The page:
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Jails do not offer access to methadone and buprenorphine, instead, they require inmates to go through forced withdrawal. Although rare, there are jails and prisons around the country that offer methadone and buprenorphine. The state of Rhode Island has offered both medications to inmates since 2016. For inmates that have opioid use disorder (OUD) there is evidence that suggests that methadone maintenance treatment (MMT) during incarceration can reduce inmates’ risks of overdose and other short-term adverse outcomes after release, but few jails and prisons offer it. Prisoners who receivedRead more
Who "told him this"? For instance, having a pacemaker would not prohibit you from going to federal prison, because they have medical facilities, but we are not sure about SRCCC, but we would doubt that he doesn't have to go in. If it is possible, this would depend on the severity of the crime, the possible danger to the community, and the length of the sentence.Read more
The worse thing you can do is get sick in prison. Things don't happen at the speed they do on the outside. You can call the facility and inquire. We recommend using your most humble and polite version of yourself when you do. Making a bad impression by demanding things for your inmate will cause him more harm than good.Read more
Yes, All of the ASPC facilities provide adequate dental care for all inmates. This is basic dental work, nothing that requires a specialist. For instance, in federal, the dentist would pull a bad tooth before trying to save it with a filling. I'm sure that is not the norm but this is what i witnessed.Read more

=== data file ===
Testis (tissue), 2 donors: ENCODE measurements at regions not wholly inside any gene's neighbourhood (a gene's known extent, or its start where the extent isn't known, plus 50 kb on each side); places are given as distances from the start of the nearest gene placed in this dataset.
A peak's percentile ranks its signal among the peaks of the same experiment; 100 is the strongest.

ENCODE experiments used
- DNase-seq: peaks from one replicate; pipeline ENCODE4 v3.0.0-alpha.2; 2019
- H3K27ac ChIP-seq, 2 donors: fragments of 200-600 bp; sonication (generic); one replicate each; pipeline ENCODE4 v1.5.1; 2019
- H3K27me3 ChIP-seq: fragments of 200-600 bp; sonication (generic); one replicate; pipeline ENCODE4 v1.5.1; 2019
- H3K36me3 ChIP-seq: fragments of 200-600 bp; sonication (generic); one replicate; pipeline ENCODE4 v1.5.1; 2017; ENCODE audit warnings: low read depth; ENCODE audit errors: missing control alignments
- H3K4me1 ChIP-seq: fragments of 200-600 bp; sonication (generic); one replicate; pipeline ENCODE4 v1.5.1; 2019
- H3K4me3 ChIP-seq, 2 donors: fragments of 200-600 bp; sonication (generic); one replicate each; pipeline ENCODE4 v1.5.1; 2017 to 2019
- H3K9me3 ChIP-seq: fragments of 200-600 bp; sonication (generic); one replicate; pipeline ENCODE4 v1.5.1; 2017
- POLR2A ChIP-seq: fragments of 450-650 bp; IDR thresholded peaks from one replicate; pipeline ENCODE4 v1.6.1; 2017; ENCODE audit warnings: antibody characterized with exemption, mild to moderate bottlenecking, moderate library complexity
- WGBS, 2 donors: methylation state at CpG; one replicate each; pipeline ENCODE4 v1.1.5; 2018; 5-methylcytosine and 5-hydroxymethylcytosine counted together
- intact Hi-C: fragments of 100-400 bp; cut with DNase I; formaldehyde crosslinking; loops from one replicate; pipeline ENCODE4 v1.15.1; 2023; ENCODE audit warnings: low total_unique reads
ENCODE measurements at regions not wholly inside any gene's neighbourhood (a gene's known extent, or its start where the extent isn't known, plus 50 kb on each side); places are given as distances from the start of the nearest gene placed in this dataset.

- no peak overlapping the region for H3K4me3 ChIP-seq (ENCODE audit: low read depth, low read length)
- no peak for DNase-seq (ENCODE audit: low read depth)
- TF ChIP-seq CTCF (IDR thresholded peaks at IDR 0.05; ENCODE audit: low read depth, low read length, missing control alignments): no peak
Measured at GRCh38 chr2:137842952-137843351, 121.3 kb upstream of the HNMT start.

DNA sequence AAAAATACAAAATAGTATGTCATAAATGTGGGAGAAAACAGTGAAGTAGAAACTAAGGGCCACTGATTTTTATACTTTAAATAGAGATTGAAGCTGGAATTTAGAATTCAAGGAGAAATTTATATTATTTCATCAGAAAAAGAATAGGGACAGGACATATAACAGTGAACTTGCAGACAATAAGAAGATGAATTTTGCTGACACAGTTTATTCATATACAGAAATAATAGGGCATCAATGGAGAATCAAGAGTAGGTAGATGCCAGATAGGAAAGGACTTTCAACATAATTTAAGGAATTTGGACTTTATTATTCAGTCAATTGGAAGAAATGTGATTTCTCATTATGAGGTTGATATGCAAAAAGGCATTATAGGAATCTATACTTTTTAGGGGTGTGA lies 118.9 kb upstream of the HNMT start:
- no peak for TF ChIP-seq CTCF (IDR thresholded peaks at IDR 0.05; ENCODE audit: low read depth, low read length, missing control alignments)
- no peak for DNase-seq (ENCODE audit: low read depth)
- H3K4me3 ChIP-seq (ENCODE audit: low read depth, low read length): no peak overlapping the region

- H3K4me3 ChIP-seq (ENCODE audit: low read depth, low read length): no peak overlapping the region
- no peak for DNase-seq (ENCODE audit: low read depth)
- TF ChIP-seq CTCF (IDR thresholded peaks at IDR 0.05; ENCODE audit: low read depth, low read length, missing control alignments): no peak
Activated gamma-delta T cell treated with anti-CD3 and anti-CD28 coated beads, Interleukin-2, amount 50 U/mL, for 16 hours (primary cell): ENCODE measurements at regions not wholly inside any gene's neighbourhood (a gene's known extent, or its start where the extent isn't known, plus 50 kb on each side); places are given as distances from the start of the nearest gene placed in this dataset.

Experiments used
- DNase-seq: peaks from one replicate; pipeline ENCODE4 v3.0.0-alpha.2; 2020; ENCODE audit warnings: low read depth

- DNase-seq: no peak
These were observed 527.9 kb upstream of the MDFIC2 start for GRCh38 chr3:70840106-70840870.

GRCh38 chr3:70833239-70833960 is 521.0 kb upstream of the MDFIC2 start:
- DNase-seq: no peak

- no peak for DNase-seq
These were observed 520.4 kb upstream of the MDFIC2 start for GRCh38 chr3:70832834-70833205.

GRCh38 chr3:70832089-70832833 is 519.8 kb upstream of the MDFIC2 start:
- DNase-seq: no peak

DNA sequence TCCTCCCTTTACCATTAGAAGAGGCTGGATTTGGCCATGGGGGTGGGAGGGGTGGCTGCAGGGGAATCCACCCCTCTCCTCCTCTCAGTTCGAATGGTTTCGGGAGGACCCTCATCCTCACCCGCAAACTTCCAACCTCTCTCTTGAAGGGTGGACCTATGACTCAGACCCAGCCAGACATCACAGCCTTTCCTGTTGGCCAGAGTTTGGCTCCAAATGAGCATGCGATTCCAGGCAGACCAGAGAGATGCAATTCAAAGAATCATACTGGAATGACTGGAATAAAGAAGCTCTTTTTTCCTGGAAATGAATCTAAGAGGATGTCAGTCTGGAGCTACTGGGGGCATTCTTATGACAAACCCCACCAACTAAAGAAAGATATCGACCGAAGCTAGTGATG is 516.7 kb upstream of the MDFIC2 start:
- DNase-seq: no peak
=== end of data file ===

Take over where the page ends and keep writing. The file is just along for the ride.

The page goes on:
Yes, they do in most facilities. The screening of the inmate during intake gives the staff an idea of who needs it and who doesn't. The ones that do, are designated to facilities with the programs they need.Read more
You must call the facility and start with the unit team secretary. If that goes nowhere, ask for the counselor or the case manager. They will definitely help you get peace of mind.Read more
We would suggest calling the facility and asking to speak with a lieutenant or counselor to "ask politely and respectfully" if they are aware of the medication your husband must remain on. Using a very humble tone, seek out your information and you will easily get there. Caution, don't "demand" anything, ask nicely, use please and thank you. They are human beings with feelings, they will want to help you.Read more
Not necessarily. But if you are in contact with your inmate and haven't heard from them and suspect something, you should DEFINITELY call the facility and ask to speak to the counselor or unit team secretary. They will tell you if your inmate has become ill.Read more
The prisons get a bad rap as it relates to care and compassion. They give the minimum requisite attention, mindful that it's not the top tier care, but it is realistic and humane considering it is paid for by the government. Comparing it to the food, which most inmates would complain about, has the nutritional value but lacks flavor. They are getting enough to sustain them but very little extras.Read more
No. The medical procedure will take place in a hospital under guard. When he is released from the hospital, he'll be transported to his current facility and do rehab there. They will have him on work restriction or whatever the doctor orders. But no one gets released for medical reasons unless they are in hospice.Read more